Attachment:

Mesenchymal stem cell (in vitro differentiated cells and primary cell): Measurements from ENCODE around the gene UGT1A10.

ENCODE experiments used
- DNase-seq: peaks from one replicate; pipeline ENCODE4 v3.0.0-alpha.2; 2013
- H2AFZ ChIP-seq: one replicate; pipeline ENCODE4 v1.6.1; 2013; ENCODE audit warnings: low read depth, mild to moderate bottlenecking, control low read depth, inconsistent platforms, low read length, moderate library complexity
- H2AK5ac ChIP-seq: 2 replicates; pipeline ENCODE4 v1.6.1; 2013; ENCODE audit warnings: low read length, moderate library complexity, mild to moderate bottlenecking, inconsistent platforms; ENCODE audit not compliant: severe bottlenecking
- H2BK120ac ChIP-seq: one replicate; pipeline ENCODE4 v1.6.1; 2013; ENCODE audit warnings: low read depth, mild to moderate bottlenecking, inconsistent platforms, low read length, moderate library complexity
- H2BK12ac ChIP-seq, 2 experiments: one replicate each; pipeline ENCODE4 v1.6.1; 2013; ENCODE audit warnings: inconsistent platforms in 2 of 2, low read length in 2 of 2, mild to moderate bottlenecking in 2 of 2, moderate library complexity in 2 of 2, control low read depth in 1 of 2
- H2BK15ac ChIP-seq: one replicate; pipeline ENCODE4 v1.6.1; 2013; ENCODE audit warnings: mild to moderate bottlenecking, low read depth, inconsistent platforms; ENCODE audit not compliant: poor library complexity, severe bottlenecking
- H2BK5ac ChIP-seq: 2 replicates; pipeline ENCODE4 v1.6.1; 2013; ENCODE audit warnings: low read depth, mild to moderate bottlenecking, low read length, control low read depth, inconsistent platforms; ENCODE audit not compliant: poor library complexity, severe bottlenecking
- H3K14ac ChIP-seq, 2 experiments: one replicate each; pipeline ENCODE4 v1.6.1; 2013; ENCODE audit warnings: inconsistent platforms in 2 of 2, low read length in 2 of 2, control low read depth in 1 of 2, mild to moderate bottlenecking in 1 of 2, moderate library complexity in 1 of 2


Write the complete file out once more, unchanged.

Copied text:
Mesenchymal stem cell (in vitro differentiated cells and primary cell): Measurements from ENCODE around the gene UGT1A10.

ENCODE experiments used
- DNase-seq: peaks from one replicate; pipeline ENCODE4 v3.0.0-alpha.2; 2013
- H2AFZ ChIP-seq: one replicate; pipeline ENCODE4 v1.6.1; 2013; ENCODE audit warnings: low read depth, mild to moderate bottlenecking, control low read depth, inconsistent platforms, low read length, moderate library complexity
- H2AK5ac ChIP-seq: 2 replicates; pipeline ENCODE4 v1.6.1; 2013; ENCODE audit warnings: low read length, moderate library complexity, mild to moderate bottlenecking, inconsistent platforms; ENCODE audit not compliant: severe bottlenecking
- H2BK120ac ChIP-seq: one replicate; pipeline ENCODE4 v1.6.1; 2013; ENCODE audit warnings: low read depth, mild to moderate bottlenecking, inconsistent platforms, low read length, moderate library complexity
- H2BK12ac ChIP-seq, 2 experiments: one replicate each; pipeline ENCODE4 v1.6.1; 2013; ENCODE audit warnings: inconsistent platforms in 2 of 2, low read length in 2 of 2, mild to moderate bottlenecking in 2 of 2, moderate library complexity in 2 of 2, control low read depth in 1 of 2
- H2BK15ac ChIP-seq: one replicate; pipeline ENCODE4 v1.6.1; 2013; ENCODE audit warnings: mild to moderate bottlenecking, low read depth, inconsistent platforms; ENCODE audit not compliant: poor library complexity, severe bottlenecking
- H2BK5ac ChIP-seq: 2 replicates; pipeline ENCODE4 v1.6.1; 2013; ENCODE audit warnings: low read depth, mild to moderate bottlenecking, low read length, control low read depth, inconsistent platforms; ENCODE audit not compliant: poor library complexity, severe bottlenecking
- H3K14ac ChIP-seq, 2 experiments: one replicate each; pipeline ENCODE4 v1.6.1; 2013; ENCODE audit warnings: inconsistent platforms in 2 of 2, low read length in 2 of 2, control low read depth in 1 of 2, mild to moderate bottlenecking in 1 of 2, moderate library complexity in 1 of 2